Book Review: Diplomatic Immunity

Diplomatic Immunity, by Lois McMaster Bujold

Once one has read sufficiently many of Bujold’s Miles Vorkosigan novels, one notices a few patterns that appear in terms of the novels [1]. For one, there is a group of novels (and novelas) that are mysteries, often of a serious and political nature, and like Cetaganda and Komarrand “The Mountains Of Mourning,” this is a mystery novel with Miles serving as a detective. Being a detective instead of the troublemaker has put Miles about half a step behind the action in some of the more recent novels, and this novel is no exception. As a result, Miles (and his associates) are put in harm’s way as they chase after the wrong clues and after the wrong “man”. Once again, Miles’ political expertise and manic energy serve to get him in trouble and also, ultimately serve to his benefit.

At its heart, this is a novel about clashing cultures and also about how personal ambitions and public duty interact with each other. Miles’ efforts to free his fellow citizens from their impoundment while on his way back from a belated honeymoon with his beloved Ekaterina (who really could have used a few POV chapters of her own, especially towards the end) lead him into a dramatic and unexpected attempt to avoid his own beloved empire and the Cetagandan Empire from going to war, and he eventually stumbles upon a massive crime that ties together all of the loose ends of his case together, but nearly at the cost of his own life, giving him yet more health concerns (related to his heart) that I can relate a bit well to. Clearly, in this particular space opera, there is a great deal of personal and political concern as Miles faces aging, greater responsibility as a father, and the contrast in politics between his own aristocratic planet and the more egalitarian polity that is Quaddiespace.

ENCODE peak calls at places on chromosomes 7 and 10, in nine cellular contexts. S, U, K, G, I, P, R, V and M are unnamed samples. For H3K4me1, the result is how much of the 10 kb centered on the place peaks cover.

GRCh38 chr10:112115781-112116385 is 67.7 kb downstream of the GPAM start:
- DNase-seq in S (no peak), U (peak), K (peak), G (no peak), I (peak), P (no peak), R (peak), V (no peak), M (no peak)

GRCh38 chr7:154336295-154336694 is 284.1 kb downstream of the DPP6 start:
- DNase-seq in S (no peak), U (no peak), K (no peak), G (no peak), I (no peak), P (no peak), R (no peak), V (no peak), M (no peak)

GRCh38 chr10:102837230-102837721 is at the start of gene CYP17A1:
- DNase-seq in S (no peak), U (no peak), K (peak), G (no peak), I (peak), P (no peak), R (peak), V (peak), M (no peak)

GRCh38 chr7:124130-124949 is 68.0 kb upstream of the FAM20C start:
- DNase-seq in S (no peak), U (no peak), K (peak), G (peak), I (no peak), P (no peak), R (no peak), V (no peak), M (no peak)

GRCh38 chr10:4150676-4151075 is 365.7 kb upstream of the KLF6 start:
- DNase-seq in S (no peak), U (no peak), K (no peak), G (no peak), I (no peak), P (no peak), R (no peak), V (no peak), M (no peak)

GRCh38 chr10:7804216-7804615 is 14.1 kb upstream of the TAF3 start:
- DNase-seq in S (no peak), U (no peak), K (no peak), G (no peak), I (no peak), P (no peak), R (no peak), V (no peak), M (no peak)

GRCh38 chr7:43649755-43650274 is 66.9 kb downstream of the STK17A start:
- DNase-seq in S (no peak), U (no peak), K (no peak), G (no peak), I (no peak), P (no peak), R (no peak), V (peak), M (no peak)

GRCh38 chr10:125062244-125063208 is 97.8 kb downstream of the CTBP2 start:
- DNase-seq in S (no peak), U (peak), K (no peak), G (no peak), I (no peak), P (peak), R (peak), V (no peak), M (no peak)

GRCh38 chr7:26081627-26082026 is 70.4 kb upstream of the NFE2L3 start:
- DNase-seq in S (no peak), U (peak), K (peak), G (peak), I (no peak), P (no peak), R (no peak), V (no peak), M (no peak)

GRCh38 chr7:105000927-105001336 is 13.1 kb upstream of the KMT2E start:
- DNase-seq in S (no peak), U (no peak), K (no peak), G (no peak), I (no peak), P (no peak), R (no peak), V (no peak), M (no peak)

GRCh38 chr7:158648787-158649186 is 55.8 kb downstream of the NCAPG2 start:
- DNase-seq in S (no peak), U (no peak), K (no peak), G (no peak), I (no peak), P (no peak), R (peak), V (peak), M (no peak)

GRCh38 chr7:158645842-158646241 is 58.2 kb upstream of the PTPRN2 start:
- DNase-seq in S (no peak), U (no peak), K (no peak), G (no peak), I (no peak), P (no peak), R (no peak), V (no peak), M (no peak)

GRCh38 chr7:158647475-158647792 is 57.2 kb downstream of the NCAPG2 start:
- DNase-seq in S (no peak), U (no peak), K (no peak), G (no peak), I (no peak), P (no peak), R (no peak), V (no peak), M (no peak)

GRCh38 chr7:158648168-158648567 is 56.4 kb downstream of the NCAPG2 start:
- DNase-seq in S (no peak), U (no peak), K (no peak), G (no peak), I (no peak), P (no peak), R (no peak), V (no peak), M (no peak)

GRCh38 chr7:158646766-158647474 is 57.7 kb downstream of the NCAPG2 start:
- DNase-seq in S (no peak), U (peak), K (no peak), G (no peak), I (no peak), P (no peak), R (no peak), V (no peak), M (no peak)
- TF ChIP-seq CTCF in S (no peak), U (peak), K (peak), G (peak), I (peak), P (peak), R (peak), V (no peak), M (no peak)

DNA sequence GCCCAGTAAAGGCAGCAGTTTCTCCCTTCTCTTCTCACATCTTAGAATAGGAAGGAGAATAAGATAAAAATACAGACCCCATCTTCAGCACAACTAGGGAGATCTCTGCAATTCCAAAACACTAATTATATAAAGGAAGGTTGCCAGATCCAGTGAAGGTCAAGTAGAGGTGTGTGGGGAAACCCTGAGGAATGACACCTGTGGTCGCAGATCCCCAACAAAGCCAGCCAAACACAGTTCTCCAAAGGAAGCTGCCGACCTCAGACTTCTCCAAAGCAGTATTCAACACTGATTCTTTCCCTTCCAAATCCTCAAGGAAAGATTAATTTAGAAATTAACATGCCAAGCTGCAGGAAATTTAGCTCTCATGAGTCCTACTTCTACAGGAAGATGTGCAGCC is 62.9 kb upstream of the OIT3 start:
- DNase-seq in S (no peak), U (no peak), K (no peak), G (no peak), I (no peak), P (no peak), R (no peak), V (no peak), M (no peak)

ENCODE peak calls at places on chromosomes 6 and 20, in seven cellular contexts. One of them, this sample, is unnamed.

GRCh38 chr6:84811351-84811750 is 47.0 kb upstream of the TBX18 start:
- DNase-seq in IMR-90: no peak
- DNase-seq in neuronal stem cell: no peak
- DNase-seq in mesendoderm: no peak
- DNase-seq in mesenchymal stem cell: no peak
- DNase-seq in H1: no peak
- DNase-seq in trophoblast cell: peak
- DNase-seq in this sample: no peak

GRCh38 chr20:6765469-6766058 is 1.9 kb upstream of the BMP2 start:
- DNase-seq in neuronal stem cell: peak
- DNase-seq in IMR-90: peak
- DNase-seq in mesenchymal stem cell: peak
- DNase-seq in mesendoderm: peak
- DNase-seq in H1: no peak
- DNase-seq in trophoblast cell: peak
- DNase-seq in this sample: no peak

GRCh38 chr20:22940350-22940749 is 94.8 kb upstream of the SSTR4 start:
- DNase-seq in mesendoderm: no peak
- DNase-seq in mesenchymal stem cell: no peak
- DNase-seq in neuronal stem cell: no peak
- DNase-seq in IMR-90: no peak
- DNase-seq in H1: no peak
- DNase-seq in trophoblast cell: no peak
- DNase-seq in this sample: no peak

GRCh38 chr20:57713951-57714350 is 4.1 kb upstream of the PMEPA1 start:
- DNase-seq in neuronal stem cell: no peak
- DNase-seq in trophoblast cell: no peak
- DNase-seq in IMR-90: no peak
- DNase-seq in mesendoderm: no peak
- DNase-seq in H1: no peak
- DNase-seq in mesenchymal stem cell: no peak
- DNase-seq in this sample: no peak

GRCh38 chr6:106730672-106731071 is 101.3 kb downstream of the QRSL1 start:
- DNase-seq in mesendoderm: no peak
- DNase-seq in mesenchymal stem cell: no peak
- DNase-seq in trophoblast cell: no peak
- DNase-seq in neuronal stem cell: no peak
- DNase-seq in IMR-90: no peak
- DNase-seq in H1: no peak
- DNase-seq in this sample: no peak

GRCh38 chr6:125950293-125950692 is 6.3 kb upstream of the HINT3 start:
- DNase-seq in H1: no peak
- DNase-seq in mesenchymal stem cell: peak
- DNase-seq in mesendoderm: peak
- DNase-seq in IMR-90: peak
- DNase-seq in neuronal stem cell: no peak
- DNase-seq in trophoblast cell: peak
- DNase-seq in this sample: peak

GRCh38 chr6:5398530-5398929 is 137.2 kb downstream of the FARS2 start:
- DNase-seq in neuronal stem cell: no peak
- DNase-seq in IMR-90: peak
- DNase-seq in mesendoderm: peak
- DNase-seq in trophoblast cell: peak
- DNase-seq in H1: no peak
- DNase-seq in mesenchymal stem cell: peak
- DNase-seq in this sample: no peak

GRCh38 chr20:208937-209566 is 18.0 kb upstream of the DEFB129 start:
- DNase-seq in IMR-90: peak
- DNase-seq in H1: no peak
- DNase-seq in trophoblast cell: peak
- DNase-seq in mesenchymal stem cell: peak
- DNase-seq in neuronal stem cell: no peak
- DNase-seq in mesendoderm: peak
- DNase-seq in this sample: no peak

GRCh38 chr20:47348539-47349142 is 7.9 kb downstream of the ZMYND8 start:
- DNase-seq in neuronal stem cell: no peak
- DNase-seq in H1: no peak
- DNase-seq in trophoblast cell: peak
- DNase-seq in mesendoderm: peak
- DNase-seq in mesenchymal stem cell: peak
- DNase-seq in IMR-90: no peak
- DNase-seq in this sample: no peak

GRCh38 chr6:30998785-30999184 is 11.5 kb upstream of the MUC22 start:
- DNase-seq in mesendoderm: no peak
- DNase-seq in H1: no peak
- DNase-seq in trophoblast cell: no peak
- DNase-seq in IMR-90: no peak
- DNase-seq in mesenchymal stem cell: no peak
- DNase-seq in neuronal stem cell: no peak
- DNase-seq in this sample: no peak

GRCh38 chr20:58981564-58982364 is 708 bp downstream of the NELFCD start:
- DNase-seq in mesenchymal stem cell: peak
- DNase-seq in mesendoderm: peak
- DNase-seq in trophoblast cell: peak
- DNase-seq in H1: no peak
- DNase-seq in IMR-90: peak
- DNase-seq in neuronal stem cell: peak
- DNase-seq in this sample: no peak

The combination of political skullduggery, a good mystery, and character-driven plots that are tightly wound make this an excellent novel, even if it loses a bit of momentum at the end. As might be expected for a novel of considerable complexity, it manages to make a lot of inside references to other novels within the series and make a few engineering jokes, which I tend to appreciate greatly (seeing as that is my educational background), as well as approving references to what is valued the most by Quaddie society. Like Bayarran society values work and Komarr values profit and the Cetagandan empire values what might be best termed as creativity, Quaddiespace values labor, and Miles earns high marks for his hard work, even if he is as happy as they are to be departing that space as soon as possible. This is a book that will linger at least a little bit longer than that, if not at the level of Bujold’s best novels, at least a fine novel well worth pondering over for its relevance to questions of genetic engineering and provoking other nations into conflict.

[1] See, for example:

About nathanalbright

I'm a person with diverse interests who loves to read. If you want to know something about me, just ask.
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